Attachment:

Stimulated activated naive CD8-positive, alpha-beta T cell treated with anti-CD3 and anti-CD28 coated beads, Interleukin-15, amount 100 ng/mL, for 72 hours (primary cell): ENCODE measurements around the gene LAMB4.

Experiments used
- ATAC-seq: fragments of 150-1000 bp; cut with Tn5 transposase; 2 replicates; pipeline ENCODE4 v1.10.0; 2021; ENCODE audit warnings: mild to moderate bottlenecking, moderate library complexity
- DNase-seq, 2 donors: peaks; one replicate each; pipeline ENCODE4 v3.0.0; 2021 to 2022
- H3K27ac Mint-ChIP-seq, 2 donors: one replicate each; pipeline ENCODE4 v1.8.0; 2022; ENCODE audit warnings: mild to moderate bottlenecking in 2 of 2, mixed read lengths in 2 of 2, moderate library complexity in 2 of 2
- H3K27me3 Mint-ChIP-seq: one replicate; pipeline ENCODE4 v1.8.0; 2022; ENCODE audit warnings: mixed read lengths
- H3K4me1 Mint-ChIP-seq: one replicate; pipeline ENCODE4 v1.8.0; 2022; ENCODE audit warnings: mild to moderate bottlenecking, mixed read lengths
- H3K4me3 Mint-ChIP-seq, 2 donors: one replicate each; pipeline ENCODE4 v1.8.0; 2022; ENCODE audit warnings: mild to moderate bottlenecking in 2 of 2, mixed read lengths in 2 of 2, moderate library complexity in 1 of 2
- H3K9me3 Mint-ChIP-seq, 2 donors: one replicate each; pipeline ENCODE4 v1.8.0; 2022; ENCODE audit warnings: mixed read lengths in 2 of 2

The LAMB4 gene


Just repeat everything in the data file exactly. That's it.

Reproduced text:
Stimulated activated naive CD8-positive, alpha-beta T cell treated with anti-CD3 and anti-CD28 coated beads, Interleukin-15, amount 100 ng/mL, for 72 hours (primary cell): ENCODE measurements around the gene LAMB4.

Experiments used
- ATAC-seq: fragments of 150-1000 bp; cut with Tn5 transposase; 2 replicates; pipeline ENCODE4 v1.10.0; 2021; ENCODE audit warnings: mild to moderate bottlenecking, moderate library complexity
- DNase-seq, 2 donors: peaks; one replicate each; pipeline ENCODE4 v3.0.0; 2021 to 2022
- H3K27ac Mint-ChIP-seq, 2 donors: one replicate each; pipeline ENCODE4 v1.8.0; 2022; ENCODE audit warnings: mild to moderate bottlenecking in 2 of 2, mixed read lengths in 2 of 2, moderate library complexity in 2 of 2
- H3K27me3 Mint-ChIP-seq: one replicate; pipeline ENCODE4 v1.8.0; 2022; ENCODE audit warnings: mixed read lengths
- H3K4me1 Mint-ChIP-seq: one replicate; pipeline ENCODE4 v1.8.0; 2022; ENCODE audit warnings: mild to moderate bottlenecking, mixed read lengths
- H3K4me3 Mint-ChIP-seq, 2 donors: one replicate each; pipeline ENCODE4 v1.8.0; 2022; ENCODE audit warnings: mild to moderate bottlenecking in 2 of 2, mixed read lengths in 2 of 2, moderate library complexity in 1 of 2
- H3K9me3 Mint-ChIP-seq, 2 donors: one replicate each; pipeline ENCODE4 v1.8.0; 2022; ENCODE audit warnings: mixed read lengths in 2 of 2

The LAMB4 gene